The one centenary project that covers all of Australasia and the most significant in our District is Rotary Give Every Child A Future. This is a project to vaccinate children and young women across nine Pacific Island countries against rotavirus, pneumococcal disease and cervical cancer. RGECAF has been our Governor’s Partners project and Wendy and I have been moved by the generous support given by individual Rotarians and Clubs in District 9930. This major health initiative has caught the imagination of so many, none the least Rotarian Alan White who cycled from Cape Reinga to Bluff raising funds for Give Every Child A Future. With the support of his Greenmeadows Rotary Club, a cheque for $20,000 was presented at the District Conference in May. Our District has contributed $30,000 over three years from the District Designated Funds contributed by Clubs to The Rotary Foundation’s Annual Fund. In fact, District 9930 was a year ahead of any other District in Australasia in contributing to the project.
While our vaccines have yet to be distributed due to delays created by Covid-19 and the 2019 measles outbreak, the Cold Chain equipment used to store the vaccines has arrived in the Islands and is being made available to assist the Covid vaccination programme.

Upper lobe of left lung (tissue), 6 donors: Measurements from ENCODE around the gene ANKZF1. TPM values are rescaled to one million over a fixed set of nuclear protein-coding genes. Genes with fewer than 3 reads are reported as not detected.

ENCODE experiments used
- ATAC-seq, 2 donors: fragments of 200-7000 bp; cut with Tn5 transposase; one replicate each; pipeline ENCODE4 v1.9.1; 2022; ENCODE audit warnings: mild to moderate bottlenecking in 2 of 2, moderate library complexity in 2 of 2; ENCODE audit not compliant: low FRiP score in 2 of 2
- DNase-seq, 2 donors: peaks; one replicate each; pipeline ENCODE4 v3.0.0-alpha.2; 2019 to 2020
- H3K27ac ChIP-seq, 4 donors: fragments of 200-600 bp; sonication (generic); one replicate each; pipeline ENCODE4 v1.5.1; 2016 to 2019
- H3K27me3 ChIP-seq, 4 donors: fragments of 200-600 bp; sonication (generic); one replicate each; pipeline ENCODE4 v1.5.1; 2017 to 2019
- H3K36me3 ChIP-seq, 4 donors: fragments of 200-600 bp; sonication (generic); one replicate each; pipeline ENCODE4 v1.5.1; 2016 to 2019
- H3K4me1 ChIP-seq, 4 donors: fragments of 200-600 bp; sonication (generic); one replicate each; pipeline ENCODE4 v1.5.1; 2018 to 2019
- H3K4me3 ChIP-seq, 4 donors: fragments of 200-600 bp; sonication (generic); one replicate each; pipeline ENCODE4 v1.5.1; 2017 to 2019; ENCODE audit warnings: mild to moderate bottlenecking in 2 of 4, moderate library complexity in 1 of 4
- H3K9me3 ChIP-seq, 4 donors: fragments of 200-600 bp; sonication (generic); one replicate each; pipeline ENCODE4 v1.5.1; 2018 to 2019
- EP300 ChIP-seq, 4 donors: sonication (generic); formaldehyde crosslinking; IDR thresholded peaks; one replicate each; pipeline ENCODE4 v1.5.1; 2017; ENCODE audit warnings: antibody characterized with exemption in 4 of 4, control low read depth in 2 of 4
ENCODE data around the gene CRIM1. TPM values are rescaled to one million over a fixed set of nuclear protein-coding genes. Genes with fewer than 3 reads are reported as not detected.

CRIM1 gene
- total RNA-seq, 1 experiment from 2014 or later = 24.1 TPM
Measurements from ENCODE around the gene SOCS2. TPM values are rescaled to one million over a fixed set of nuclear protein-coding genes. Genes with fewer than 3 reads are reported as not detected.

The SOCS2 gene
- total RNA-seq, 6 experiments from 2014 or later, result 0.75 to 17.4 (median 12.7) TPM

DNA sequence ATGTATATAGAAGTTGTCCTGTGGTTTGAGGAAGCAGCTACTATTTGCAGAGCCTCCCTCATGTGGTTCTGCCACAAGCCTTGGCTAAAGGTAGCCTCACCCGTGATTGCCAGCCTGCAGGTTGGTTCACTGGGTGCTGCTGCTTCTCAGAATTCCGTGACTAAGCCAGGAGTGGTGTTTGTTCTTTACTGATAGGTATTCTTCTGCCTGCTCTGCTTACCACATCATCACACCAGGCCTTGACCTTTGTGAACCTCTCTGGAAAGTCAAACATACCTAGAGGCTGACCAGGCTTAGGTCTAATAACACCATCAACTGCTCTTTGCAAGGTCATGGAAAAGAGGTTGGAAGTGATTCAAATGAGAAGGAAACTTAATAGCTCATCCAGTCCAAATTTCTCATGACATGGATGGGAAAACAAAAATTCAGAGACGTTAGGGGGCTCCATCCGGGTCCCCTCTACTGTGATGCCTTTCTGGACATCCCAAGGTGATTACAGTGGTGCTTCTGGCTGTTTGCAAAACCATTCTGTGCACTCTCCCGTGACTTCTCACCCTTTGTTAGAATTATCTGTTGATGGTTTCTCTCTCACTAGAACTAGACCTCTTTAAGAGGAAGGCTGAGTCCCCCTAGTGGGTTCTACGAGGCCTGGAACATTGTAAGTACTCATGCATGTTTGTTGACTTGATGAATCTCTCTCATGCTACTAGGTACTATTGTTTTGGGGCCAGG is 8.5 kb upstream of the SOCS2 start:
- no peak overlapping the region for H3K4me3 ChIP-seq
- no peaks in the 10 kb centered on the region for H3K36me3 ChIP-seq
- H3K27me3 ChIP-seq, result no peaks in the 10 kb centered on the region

While we can be proud of our achievements, we face the significant challenge of declining membership. At the District Conference I spoke of the need for diversity and inclusion in our Rotary Clubs. Encouraging the inclusion of different ethnic groups, more women and the LGBT community into our Rotary. We simply have to “Make It Happen” in order to remain relevant in our communities. Last year District 9930 became the largest Rotary District in New Zealand and the reason for this was the formation of the Rotorua Passport Club. I am convinced that the best way to increase membership is to form new Clubs and I urge you to look for opportunities to do so in your surrounding towns. Whether they be traditional, satellite, passport or cause based Clubs, we have to find new ways to expand our reach.
I cannot finish without thanking every person on this slide who has given me support, encouragement and the confidence to undertake this role. You have all been amazing. My Assistant Governors have always made themselves available including on all of my Club visits. Max Patmoy and Gavin Petrie have been exemplary in enabling information to be communicated to Rotarians. I have been very fortunate to have 50 Club Presidents who have worked hard during the year on behalf of their members and Rotary International. To the District Board and Past District Governors, thank you for the knowledge and friendship that you have extended to Wendy and me.
Wendy, this has been a long journey and I can’t thank you enough for your support. You have been there for me all of the way and my appreciation goes beyond myself and on behalf of all Rotarians for the time and commitment that you have given to our organisation.
I extend my gratitude and best wishes to my G-train colleagues, Ross, Kevin and Bill along with Dianne and Deb for a fulfilling and enjoyable year ahead.